I've outlined here what I feel are the 6 most critical things that the business analyst needs to know or find out at the beginning of each technical project. Not always in detail – that may not be possible. But at least in as much detail as is possible. Let's examine and discuss.
Related Article: 5 Things Your Project Customer Assumes You Know
Is the tech team ready?
This can mean a lot of things, but what I'm focusing on is this; is the team fully assigned and ready to go when needed?
I realize that this is more the call of the project manager as it is usually that individual's responsibility to see to it that their team is assigned and ready when needed. But since the business analyst's key role is to liaison with that team, then they are also involved in that process. The business analyst needs to assist the project manager in making sure that the right team members are available when needed on the project. Preferably not too early but certainly not too late.
Are they technically equipped for this engagement?
The technical project is going to need a particular mix of technical talent to get the job done. As the key tech liaison with the technical project team, the project manager is going to rely heavily on the business analyst's assessment of the technical capabilities of the assigned project tech team. Do we have the right talent? Do they understand the chosen technology? Does anyone on the team need training to get up to speed? The business analyst needs to assess this and aid the project manager in making these things happen so that the project can move forward.
What state are the requirements in right now?
How well are the business processes and project requirements defined coming into the engagement? Many clients will come into an engagement saying they've already defined the requirements – hoping to keep costs low. However, 99.9% of the time you'll find that they are way off in their assessment of requirements “completeness.” Requirements need to be detailed, complex, and very complete. They are basically the basis for all work going forward. The project manager needs to assess the requirements status and plan the project schedule accordingly, but the technical business analyst will be able to give a much better indication of the state of the requirements and how much more effort will likely be needed to get the requirements fully documented and signed off.
Does the customer have training needs?
It's a technical implementation and requirements need to be completed with the customer's input and eventually the customer will need to be leading the way in user acceptance testing. Is there any training – on the technology being implemented or on the customer product that is being configured and implemented - that the project client needs in order to complete the business process review and the requirements definition process successfully? After all, no client can really help the delivery team document requirements if they don't understand the solution. I've found on many occasions that customer training is needed and that changes the project budget and timeline. But it is far better to assess that and make that correction up front rather than later in the project.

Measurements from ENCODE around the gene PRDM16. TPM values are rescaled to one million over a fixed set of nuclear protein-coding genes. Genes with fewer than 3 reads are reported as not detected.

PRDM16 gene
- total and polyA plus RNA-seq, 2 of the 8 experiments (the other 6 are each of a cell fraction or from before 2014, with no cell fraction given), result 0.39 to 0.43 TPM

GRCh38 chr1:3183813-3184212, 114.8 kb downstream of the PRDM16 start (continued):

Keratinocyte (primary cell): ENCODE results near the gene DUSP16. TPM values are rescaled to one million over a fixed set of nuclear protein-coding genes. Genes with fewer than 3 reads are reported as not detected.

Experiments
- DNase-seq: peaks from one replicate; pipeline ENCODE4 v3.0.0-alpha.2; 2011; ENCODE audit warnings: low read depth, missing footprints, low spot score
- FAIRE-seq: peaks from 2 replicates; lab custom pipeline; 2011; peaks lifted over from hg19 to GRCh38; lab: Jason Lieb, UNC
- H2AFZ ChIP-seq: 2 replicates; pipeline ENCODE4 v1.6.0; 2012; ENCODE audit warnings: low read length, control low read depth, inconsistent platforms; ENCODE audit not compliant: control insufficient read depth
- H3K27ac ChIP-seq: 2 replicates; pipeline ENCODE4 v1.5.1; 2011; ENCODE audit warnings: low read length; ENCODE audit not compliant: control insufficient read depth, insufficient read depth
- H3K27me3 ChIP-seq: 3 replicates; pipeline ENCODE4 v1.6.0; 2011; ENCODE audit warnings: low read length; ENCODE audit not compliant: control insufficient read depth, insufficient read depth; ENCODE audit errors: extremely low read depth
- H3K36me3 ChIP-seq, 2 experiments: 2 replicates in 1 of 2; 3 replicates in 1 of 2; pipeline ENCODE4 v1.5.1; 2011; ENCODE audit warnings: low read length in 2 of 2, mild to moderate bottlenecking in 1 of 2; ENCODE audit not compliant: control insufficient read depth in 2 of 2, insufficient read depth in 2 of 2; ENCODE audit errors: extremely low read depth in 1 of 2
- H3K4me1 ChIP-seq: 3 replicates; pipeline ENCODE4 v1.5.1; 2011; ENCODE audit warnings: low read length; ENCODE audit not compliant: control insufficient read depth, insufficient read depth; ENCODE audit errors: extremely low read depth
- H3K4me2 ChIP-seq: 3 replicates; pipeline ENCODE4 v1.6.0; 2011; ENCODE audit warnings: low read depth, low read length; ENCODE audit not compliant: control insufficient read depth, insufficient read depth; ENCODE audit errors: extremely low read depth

Do we likely have the competence to implement the necessary technical solution?
Can the team pull this project off technically? Can the organization? Sometimes a project is just not the right fit, no matter what a sales or account manager who signed the deal says. And the best time to make that call – rather than fail miserably – is at the beginning of the project before any real work starts and any real budget gets chewed up. Sometimes it's just a tight fit, and some training may need to happen. That's ok as long as it doesn't hurt the timeline and the delivery organization takes on that cost if it wasn't in the original scope of the project. However, sometimes the fit is never going to happen, and that tough call must be made. Once this is realized, talk it over with sales and senior management before throwing in the towel as you want to not only do it right, you want to make sure you've exhausted all options before you raise the white flag and surrender. Let senior management make that call and break the news to the customer...they approved the project in the first place.
Does the schedule seem doable? Most schedules are pretty tight. And after an early assessment of the project, the team, any training needs and the technology needed for the solution, the business analyst should be able to make a fairly reasonable – and accurate – call as to whether or not the initial project schedule seems doable. What you need to know from the outset is this; can you win on this project with this schedule – and with this budget? Is it possible or will it be impossible? You may not be able to make that call, but you likely can once you know the above information. At least with some reasonable degree of confidence. If you need more time for the project, the best time to negotiate for that is at the beginning. Later on, it will just look like you're failing.
Summary / call for input
I'm not saying the business analyst needs to know everything...just like there is no way the project manager can definitely say everything is in order on the project at any given time. However, this list of six key project elements are usually well within the technical business analyst's knowledge base, and they can make at least a good call on where the delivery team stands on its ability to implement the right solution for the project client. And really, that is what we need to know before we get started because it will affect everything going forward -the timeline, the budget, etc.
What about our readers? What would you add to this list? What would you change about it? Business analysts, what do you see that is missing or that you don't agree with? Please respond and discuss.